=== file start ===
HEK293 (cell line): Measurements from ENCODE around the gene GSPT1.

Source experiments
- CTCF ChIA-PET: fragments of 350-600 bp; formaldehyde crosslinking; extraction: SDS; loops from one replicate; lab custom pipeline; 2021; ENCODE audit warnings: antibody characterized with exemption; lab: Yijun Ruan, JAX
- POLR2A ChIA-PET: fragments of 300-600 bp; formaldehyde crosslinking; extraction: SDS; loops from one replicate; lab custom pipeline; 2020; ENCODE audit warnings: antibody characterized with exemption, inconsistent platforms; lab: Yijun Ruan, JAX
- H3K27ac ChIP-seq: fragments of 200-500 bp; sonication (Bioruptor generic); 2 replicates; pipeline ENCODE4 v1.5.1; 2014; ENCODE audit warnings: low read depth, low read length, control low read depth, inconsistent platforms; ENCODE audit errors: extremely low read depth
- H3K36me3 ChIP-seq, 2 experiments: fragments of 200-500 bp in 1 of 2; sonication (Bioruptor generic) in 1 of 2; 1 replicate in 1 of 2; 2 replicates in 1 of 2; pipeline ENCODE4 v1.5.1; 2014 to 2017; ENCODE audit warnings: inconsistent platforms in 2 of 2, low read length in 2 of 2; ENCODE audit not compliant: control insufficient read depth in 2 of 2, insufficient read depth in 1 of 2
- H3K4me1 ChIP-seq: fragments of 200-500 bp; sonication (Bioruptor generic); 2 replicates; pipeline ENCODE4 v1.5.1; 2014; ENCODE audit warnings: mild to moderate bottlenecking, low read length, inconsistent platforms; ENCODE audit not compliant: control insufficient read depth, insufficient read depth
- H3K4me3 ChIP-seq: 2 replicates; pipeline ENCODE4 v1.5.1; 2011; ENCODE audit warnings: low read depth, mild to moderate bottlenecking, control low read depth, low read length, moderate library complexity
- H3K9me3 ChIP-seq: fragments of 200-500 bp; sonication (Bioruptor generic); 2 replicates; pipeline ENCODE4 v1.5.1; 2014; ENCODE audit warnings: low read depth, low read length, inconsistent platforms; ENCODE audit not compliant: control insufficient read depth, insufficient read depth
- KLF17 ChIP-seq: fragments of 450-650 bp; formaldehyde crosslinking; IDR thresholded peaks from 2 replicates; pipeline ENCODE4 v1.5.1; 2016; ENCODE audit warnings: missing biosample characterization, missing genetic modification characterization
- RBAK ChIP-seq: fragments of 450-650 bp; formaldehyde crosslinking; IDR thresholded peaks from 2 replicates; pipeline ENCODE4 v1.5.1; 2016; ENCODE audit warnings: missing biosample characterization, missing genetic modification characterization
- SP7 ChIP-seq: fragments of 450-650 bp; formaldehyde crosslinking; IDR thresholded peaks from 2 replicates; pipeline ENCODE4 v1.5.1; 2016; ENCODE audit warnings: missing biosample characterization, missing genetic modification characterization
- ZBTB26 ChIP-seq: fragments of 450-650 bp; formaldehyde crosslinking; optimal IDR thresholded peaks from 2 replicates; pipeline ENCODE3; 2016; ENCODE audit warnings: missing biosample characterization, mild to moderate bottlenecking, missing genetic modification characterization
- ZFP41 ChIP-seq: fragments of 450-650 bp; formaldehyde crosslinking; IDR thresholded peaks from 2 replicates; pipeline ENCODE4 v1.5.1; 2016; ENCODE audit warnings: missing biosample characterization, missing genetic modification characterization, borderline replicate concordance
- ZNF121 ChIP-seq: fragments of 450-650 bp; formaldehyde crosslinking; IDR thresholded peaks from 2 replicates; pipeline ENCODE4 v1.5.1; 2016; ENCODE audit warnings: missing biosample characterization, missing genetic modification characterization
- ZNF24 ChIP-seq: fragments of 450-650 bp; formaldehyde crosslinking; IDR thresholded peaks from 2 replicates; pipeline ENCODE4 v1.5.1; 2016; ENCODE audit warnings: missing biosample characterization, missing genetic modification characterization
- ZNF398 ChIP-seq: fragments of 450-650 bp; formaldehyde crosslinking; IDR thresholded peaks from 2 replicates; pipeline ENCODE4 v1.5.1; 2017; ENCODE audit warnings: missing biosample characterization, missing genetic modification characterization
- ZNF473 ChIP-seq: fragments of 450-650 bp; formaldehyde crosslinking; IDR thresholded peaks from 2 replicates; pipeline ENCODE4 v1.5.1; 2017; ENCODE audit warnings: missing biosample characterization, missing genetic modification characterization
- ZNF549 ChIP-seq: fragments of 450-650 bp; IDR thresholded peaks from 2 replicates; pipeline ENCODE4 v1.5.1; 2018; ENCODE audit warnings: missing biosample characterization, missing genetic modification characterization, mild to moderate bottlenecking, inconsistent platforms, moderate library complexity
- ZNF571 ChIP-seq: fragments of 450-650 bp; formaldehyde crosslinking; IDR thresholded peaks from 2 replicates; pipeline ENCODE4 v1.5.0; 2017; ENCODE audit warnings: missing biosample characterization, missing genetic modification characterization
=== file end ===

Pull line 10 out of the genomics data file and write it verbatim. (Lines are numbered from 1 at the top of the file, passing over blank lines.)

- KLF17 ChIP-seq: fragments of 450-650 bp; formaldehyde crosslinking; IDR thresholded peaks from 2 replicates; pipeline ENCODE4 v1.5.1; 2016; ENCODE audit warnings: missing biosample characterization, missing genetic modification characterization